Hoya Kerrii 'Variegata'
Botanical Name: Hoya Kerrii ‘Variegata’
Common Name: Heart Leaf Hoya, Variegated Hoya Kerrii, Sweetheart Hoya
About Hoya Kerrii 'Variegata
Hoya Kerrii (the non-variegated form) can be found outdoors in its native habitat of Southeast Asia, notably in Cambodia, Laos, and Thailand. In nature, they grow up to 12 feet long, indoors their maximum length is considerably less maxing out around 5 feet. Hoya Kerrii ‘Variegata’ is a cultivar of Hoya Kerrii, meaning it has been selectively crossed and bred to produce its variegation which are the creamy white colored portions of the plants leaves seen in the photo below. As Hoya Kerrii ‘Variegata’ is a cultivar it is not found in nature like its all green counterpart.
In addition to being aesthetically pleasing with its striking heart-shaped leaves, this is also a fairly low maintenance plant. Requiring little more than a brightly lit spot and the occasional watering to stay happy. Making it a perfect choice for the busy plant parents out there. I mostly ignore my Hoya Kerrii ‘Variegata’ and she seems to enjoy it that way, continuously pushing new growth.
Preferring a brightly lit spot and at least some direct sun, Hoya Kerrii is sun lovers. The variegated version even more so than its all-green counterpart. They will thrive in a south-facing window where an abundance of direct sunlight is present, east and west-facing windows will also be sufficient. I would recommend against placing your Heart Leaf Hoya in a north-facing window, as it won’t provide enough light for the plant to thrive.
Hoya Kerrii prefers to stay on the drier side of life, watering once their soil has completely dried through is a good rule to follow. The succulent nature of this Hoya enables it to withstand longer periods of drought, calling upon its water reserves once the soil has dried. A telltale sign your Hoya Kerrii ‘Variegata’ requires water are crinkling leaves, if you notice these on your plant it is past time for the next watering.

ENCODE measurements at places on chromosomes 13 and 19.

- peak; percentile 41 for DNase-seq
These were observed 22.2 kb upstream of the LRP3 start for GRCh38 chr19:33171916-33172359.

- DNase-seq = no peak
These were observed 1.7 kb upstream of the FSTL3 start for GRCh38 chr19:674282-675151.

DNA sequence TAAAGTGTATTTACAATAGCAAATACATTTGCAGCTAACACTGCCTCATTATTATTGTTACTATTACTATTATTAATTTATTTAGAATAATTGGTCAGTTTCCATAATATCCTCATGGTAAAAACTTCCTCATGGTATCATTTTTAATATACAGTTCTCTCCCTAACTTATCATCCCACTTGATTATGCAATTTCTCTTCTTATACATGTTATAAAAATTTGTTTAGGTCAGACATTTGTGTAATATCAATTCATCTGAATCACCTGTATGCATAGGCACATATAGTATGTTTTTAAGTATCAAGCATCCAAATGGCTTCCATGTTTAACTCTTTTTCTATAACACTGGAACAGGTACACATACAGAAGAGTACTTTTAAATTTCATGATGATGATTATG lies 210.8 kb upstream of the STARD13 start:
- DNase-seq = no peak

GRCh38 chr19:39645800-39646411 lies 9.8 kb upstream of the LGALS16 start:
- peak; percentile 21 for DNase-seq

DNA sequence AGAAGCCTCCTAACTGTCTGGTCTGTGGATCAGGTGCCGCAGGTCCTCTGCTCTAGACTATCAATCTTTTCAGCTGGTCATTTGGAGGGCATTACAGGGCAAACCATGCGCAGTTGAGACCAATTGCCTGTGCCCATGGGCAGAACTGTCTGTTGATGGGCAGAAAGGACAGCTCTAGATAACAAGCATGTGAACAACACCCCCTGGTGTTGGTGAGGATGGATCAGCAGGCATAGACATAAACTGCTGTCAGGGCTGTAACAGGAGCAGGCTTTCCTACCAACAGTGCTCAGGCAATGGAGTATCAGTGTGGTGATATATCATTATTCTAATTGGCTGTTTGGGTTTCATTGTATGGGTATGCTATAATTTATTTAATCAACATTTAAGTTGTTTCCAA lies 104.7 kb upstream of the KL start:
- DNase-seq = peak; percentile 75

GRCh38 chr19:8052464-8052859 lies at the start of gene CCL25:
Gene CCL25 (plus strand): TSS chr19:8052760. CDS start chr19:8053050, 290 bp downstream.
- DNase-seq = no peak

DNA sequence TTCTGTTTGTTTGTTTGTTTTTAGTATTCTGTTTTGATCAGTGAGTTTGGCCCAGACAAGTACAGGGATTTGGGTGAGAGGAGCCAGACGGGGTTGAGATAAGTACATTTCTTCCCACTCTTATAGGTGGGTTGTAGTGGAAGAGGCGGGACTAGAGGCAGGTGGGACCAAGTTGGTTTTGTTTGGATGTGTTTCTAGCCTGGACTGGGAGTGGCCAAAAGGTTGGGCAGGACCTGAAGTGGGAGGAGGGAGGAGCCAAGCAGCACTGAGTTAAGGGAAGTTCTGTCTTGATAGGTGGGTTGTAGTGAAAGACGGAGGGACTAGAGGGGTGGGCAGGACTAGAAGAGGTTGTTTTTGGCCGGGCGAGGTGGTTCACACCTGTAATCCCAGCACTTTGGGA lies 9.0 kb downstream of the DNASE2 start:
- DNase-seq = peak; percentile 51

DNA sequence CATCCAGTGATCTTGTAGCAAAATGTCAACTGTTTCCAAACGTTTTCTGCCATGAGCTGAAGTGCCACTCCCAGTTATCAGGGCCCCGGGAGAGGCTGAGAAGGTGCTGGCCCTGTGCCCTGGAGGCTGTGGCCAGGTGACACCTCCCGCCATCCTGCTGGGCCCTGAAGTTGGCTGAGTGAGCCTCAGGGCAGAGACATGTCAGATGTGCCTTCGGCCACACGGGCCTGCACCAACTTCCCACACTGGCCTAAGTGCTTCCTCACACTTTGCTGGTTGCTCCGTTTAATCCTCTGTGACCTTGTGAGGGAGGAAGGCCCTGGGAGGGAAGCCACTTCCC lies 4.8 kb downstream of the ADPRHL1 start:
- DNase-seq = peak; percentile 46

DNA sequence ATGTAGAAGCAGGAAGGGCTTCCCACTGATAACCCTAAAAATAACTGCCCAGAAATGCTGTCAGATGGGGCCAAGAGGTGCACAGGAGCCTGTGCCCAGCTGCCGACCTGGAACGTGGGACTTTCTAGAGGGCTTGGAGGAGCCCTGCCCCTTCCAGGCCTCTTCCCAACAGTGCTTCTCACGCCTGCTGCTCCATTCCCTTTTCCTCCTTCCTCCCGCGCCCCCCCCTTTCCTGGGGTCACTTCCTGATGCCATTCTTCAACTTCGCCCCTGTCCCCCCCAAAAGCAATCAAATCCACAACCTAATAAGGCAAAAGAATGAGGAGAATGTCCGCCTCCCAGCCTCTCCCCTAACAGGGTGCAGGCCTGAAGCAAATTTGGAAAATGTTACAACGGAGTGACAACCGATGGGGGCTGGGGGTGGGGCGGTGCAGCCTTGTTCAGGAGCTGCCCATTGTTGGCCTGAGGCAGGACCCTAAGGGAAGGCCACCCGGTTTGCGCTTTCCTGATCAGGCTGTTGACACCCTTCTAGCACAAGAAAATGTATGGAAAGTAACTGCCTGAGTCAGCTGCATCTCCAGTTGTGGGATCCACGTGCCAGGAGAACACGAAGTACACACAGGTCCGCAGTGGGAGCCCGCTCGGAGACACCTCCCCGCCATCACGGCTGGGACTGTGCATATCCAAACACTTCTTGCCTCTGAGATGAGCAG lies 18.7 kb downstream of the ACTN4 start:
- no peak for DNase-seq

Humidity & Temperature
Although Sweetheart Hoya is highly adaptable to different humidity levels, I have noticed they will grow much faster in higher humidity levels. Aim for 50% or higher and your Hoya Kerrii will surely reward you with healthy robust growth. When my Hoya Kerrii ‘Variegata’ is indoors I like to keep a pebble tray directly under it to increase the relative humidity. In the last few months it has shot out a long runner with new leaves, I think the fast growth is partially thanks to the higher humidity.
Temperatures between 65 – 85 degrees Fahrenheit are the ideal range for this houseplant. If you keep your Hoya outdoors during the warmer months it is important to bring your plant indoors before the temperatures drop below 60 degrees as they do not tolerate the cold. Indoors it is also a good idea to keep these Hoya away from drafty windows or vents to avoid possible leaf dropping.
Hoya Kerrii is non-toxic to both cats and dogs according to the ASPCA. To keep the pretty foliage safe I would still recommend keeping them out of reach.
Although these plants aren’t recommended for consumption, Hoya Kerrii ‘Variegata’ is also non-toxic to humans, so if your curious spirit strikes? Enjoy!
To keep the variegation vibrant and present it is important to provide your Hoya Kerrii ‘Variegata’ with sufficient direct sun, aim for at least 3 – 4 hours of direct light a day, more is even better. If you notice your plants’ new leaves have less variegation it’s probably time for a brighter spot.
These Hoya need a trellis of some sort to support their heavy succulent leaves. A ladder or pole you can train it to grow around is best. I’ve noticed my Hoya Kerrii will extend a long vine but will not put any energy into growing leaves until it has found support. At the moment I have supported my Hoya Kerrii with a bamboo stick but a better trellis is needed for the new growth. I would recommend a trellis that has ample space for growth as these guys can extend quite long tendrils during a growth spurt.